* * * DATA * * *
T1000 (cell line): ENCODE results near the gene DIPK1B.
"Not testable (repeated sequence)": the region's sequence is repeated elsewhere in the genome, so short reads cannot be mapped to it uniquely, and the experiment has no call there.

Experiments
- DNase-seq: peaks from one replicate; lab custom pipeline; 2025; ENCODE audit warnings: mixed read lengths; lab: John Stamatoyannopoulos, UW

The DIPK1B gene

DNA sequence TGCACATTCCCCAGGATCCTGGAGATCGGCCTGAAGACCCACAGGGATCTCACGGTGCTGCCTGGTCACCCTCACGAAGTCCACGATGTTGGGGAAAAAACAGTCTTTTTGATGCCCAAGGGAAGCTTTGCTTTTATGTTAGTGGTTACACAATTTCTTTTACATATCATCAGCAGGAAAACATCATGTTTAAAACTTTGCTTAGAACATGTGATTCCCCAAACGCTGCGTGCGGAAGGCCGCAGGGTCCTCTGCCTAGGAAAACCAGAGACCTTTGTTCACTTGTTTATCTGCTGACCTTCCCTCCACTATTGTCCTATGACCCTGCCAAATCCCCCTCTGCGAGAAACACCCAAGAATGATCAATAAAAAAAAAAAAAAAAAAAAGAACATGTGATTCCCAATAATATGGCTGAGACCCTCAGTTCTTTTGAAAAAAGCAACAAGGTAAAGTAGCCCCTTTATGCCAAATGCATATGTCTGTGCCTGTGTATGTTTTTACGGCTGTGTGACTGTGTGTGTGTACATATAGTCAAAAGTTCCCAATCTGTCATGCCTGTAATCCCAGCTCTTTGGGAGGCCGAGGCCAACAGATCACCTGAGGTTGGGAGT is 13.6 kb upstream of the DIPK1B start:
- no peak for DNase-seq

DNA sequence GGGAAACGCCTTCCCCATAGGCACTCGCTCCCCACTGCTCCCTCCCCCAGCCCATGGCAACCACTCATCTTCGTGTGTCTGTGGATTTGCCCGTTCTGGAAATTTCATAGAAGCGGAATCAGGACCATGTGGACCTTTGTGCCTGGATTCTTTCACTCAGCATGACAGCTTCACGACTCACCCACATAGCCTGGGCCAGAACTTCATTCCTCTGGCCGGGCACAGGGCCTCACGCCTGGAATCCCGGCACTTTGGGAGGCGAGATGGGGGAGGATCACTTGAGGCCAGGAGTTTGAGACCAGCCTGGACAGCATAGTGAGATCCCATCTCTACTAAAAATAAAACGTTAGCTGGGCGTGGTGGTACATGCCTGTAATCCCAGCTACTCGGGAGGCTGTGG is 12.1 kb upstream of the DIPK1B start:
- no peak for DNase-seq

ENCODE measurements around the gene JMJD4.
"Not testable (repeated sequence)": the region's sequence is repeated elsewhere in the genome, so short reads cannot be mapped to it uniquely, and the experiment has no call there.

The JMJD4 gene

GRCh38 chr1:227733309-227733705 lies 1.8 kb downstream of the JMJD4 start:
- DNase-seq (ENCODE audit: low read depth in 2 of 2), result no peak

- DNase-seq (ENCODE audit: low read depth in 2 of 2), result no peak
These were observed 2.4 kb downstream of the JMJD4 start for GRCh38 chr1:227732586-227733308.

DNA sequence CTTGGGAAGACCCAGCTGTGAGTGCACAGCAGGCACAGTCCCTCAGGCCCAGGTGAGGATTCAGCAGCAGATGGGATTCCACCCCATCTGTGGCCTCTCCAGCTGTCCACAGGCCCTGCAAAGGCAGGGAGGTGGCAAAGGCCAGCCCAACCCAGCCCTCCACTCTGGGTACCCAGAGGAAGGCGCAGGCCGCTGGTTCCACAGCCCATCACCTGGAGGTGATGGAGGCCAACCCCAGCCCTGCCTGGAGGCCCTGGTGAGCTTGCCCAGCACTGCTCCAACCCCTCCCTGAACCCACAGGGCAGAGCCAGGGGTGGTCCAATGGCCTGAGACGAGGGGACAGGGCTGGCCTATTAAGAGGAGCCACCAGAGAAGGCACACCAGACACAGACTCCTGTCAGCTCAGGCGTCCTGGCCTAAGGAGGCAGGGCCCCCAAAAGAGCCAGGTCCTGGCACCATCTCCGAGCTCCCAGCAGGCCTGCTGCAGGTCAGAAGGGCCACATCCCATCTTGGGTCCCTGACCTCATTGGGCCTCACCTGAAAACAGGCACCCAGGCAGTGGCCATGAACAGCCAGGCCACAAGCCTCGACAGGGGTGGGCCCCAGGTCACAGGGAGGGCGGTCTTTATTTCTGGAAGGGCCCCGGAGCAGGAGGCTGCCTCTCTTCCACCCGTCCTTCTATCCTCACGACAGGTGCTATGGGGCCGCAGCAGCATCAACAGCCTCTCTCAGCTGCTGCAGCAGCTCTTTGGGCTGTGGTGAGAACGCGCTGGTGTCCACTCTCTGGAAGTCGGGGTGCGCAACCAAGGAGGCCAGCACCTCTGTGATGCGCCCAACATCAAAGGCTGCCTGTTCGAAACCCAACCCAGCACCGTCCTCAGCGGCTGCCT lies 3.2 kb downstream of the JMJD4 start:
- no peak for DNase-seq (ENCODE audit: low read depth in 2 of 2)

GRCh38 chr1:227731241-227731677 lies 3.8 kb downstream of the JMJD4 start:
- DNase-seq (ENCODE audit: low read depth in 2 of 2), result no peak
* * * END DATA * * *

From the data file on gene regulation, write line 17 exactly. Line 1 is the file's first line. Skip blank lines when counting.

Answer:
DNA sequence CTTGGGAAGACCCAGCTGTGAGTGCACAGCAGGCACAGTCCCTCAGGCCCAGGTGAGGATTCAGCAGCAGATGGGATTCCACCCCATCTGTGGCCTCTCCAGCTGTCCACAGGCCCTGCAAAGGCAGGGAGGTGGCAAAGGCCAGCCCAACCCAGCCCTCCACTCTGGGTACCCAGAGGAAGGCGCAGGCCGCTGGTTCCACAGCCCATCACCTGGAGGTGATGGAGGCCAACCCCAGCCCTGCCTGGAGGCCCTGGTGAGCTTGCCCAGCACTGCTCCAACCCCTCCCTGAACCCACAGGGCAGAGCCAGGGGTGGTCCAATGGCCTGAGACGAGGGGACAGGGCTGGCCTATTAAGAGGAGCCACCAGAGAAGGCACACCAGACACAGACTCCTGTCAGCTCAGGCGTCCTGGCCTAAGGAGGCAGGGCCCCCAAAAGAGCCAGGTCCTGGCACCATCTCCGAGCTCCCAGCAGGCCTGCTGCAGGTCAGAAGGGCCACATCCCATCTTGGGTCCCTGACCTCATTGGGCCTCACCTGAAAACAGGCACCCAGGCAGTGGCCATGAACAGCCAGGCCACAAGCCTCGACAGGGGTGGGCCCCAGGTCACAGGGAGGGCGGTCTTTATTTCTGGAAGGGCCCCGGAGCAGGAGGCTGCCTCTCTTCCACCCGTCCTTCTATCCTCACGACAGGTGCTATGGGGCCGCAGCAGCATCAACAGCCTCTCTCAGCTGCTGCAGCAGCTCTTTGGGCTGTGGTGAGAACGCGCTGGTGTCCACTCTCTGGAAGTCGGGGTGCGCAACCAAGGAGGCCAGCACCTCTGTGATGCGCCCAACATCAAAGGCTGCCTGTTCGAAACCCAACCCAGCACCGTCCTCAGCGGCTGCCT lies 3.2 kb downstream of the JMJD4 start: